I’m a big movie buff. I always have been. The storytelling through movies and television shows is one of my absolute favorite things. It has also introduced our society to many memorable characters like John Rambo, Indiana Jones, John Wick, John McClane and more. However, in movies with these characters, there are many common Hollywood gun myths.
In the John Wick movies, we see suppressors on guns making them near silent. If they edit in noise, it almost sounds like a futuristic squelch of a laser gun. Bystanders can pass oblivious to the gunfight happening around them. But one thing I have noticed in a lot of movies that can be misleading revolves around the question “what is bulletproof in your home?”
The short answer to this question may seem obvious to you. Nothing is “bulletproof.” Merriam Webster defines bulletproof as impenetrable to bullets. Nothing in most modern production homes, except for if you specifically had something placed for that purpose in your home, is bulletproof.
Cover or Just Concealment?
So, is there any cover in your home? Not exactly. What you will find in modern homes is concealment that hides your presence, like hiding behind corners and doors, etc. But those items are not bulletproof. There are certain items in your home that can give you added protection, though. First, let’s talk about what is not one of those items.
In Hollywood movies, you tend to see these objects used a lot. The protagonist will flip over the kitchen table and hide behind it as bullets smack into the surface of the table, leaving the hero unharmed. This would not be the case in the real world. I suppose if you have the heaviest solid oak table in the world it could potentially stop some bullets. For the most part, though, this is a complete myth.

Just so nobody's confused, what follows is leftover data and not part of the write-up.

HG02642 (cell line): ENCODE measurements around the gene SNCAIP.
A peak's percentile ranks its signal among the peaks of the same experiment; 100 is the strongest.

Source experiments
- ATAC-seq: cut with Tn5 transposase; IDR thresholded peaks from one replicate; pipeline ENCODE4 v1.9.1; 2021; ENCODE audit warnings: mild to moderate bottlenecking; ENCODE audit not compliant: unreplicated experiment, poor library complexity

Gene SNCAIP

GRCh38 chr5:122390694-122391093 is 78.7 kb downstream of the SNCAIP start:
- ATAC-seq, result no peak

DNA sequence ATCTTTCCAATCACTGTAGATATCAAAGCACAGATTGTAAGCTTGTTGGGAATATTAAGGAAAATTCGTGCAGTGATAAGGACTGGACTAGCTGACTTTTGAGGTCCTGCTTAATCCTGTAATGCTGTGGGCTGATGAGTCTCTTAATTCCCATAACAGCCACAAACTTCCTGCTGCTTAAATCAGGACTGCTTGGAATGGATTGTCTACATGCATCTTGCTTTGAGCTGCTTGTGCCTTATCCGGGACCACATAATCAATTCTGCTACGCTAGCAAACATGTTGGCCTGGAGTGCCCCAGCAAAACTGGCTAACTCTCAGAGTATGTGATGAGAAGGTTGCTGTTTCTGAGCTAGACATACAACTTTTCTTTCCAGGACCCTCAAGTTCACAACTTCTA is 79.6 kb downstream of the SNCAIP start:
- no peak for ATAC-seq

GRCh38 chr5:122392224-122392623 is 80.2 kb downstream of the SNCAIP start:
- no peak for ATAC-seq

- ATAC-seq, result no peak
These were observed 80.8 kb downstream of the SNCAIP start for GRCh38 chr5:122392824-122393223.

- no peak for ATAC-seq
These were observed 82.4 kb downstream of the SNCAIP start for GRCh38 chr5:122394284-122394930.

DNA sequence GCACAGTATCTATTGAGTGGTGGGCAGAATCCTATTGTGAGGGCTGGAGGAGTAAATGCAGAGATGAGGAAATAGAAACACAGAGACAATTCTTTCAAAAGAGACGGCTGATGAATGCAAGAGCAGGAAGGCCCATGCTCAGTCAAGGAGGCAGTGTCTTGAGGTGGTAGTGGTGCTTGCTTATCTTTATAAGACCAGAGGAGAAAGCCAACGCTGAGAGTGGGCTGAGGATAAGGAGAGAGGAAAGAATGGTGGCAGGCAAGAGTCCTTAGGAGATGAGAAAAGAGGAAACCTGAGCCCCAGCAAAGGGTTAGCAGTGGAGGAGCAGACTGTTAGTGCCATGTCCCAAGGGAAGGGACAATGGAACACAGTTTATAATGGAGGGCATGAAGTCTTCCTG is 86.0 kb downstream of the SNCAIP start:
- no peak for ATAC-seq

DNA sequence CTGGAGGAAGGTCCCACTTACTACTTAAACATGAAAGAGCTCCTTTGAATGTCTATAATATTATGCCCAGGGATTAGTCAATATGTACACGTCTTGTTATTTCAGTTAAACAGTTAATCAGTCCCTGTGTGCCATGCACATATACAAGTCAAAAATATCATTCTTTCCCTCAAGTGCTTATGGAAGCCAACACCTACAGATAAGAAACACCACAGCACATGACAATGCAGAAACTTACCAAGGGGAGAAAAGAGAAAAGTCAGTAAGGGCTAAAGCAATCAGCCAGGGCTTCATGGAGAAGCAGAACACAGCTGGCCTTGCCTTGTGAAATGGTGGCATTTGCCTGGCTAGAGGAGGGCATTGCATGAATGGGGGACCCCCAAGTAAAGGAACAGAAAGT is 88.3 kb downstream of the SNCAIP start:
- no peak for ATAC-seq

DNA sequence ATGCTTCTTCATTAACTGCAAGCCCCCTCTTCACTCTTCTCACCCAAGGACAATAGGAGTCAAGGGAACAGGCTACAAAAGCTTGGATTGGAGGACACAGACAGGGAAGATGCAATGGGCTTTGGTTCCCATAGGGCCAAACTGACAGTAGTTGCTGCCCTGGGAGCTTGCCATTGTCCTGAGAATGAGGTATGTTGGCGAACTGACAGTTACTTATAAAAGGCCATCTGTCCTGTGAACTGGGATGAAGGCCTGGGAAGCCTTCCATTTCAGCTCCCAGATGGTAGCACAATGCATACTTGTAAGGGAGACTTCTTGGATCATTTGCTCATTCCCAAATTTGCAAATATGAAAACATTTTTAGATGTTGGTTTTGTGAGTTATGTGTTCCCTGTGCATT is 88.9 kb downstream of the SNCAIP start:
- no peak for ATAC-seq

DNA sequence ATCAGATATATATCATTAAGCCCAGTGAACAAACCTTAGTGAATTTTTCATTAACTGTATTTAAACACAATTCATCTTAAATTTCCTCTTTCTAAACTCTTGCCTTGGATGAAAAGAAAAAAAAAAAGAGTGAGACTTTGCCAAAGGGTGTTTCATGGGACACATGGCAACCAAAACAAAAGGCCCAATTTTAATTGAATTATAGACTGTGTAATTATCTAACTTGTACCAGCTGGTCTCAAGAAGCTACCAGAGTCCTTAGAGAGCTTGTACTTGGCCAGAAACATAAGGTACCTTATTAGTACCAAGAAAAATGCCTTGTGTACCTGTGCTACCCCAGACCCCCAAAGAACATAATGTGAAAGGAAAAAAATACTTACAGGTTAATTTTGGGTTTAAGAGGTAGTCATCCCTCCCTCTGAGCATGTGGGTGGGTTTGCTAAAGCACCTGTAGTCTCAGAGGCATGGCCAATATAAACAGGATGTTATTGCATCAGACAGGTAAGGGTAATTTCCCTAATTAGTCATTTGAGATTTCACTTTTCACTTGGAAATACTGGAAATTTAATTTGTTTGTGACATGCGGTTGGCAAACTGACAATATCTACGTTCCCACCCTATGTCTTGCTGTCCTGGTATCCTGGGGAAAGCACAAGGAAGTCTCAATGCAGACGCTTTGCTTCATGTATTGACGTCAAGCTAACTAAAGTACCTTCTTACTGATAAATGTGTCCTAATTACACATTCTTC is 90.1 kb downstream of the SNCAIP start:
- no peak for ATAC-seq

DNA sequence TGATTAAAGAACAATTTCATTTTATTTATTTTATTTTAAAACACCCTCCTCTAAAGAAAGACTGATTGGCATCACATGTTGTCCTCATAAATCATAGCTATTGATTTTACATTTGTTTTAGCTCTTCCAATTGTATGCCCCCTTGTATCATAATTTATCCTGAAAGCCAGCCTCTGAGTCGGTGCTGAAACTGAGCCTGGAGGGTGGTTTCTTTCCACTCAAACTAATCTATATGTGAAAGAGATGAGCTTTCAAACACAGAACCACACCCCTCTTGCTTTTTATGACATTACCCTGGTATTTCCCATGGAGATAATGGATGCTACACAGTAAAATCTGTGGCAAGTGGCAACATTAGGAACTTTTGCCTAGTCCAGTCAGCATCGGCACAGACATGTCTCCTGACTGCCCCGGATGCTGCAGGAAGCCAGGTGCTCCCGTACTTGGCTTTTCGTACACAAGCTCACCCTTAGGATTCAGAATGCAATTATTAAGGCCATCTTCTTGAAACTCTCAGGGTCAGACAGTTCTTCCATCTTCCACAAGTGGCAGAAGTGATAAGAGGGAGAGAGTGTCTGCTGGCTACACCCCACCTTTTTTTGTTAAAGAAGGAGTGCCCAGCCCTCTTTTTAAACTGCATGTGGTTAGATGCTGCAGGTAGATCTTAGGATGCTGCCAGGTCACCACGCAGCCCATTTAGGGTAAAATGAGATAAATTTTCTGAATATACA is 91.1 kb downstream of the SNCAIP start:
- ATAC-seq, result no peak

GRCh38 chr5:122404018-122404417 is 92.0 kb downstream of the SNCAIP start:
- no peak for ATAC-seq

Couches and refrigerators are other items you see people use as cover from gunfire. Here is the truth. Are those items better than standing in the open? Possibly yes, but it would depend on the situation, of course. Could some of those pieces actually stop a projectile from hitting you? Sure. It’s of course, relative. If your attacker has an M1 Garand chambered in 30-06, I doubt it would hinder the round at all. However, if the threat has a .380 ACP pistol, it just might. Again, it’s all relative.
In most homes, what we are really looking for are items that can deflect or divert the path of a bullet. A common thing every home has that can do this is a door jamb. Door jambs are comprised of multiple layers of 2×4 boards to support a heavy header joist above. Those multiple layers of 2×4 can potentially redirect the flight patch of a bullet, which might make a round targeted at your vitals pass through the door jamb and be directed downward to a leg or make it a miss.
Take inventory of your home and try to notice if you have any dense objects that can deflect bullet flight, or if you are stuck with concealment only. This inventory process should be part of any home defense plan. Some items to look for would be things like wooden columns, interior walls that are brick, or rock, door jambs, or anything that gives you some coverage. For example, if you can seek cover on the other side of cabinets, but there is dead air and a kitchen island between you and the shooter plus the cabinets, that’s great.
Once you start giving some thought to this you will see the world in a different way, constantly looking for things in stores, busy streets and homes. You will categorize them as concealment or cover and wonder if they can provide some bullet deflection. You will add this to your list of always checking the exits and sitting where you can face the door. Remember, in some cases concealment can be just as good as cover if your attacker is not as savvy as you.
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